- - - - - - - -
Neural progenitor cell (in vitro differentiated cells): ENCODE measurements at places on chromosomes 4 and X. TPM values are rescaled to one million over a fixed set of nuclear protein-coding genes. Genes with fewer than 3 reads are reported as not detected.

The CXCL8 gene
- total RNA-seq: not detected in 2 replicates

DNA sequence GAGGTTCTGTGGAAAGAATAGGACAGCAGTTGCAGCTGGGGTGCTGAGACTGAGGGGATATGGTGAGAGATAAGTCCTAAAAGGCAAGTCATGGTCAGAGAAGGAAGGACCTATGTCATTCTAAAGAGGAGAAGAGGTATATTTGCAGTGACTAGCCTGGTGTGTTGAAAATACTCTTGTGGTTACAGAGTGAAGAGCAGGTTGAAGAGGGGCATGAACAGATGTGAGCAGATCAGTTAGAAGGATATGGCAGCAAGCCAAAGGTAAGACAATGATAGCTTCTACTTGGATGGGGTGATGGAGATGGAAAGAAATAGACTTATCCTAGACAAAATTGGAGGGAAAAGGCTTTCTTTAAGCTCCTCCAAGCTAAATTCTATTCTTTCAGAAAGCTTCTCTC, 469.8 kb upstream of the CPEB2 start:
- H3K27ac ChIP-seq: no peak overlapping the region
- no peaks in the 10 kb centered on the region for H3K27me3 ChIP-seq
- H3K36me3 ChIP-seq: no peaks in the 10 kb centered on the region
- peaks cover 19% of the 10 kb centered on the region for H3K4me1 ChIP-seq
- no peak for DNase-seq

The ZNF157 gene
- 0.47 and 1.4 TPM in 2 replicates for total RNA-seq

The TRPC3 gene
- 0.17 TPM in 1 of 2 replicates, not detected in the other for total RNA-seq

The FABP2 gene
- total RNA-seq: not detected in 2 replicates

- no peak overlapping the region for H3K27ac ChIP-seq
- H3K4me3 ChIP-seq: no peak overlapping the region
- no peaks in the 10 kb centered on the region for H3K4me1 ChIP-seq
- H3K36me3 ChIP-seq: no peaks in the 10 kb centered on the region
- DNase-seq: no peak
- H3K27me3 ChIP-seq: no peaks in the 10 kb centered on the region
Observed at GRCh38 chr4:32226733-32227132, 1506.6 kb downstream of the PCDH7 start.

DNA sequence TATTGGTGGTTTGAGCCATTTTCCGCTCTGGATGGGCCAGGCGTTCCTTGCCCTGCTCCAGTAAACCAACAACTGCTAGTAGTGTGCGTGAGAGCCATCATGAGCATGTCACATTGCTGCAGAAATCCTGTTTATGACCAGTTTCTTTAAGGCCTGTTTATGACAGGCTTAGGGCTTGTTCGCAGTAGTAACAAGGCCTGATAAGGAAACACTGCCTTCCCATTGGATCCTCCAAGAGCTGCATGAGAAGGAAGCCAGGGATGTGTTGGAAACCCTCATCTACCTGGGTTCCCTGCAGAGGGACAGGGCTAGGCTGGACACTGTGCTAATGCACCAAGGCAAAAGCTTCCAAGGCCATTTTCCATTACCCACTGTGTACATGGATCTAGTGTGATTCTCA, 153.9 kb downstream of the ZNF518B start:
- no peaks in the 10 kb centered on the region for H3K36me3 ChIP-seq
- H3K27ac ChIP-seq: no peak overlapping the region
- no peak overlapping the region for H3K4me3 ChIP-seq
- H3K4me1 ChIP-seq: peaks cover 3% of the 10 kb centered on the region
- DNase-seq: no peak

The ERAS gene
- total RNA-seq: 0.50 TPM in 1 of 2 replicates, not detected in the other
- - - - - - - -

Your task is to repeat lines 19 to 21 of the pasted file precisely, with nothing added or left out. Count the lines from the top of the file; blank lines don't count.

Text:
- H3K36me3 ChIP-seq: no peaks in the 10 kb centered on the region
- DNase-seq: no peak
- H3K27me3 ChIP-seq: no peaks in the 10 kb centered on the region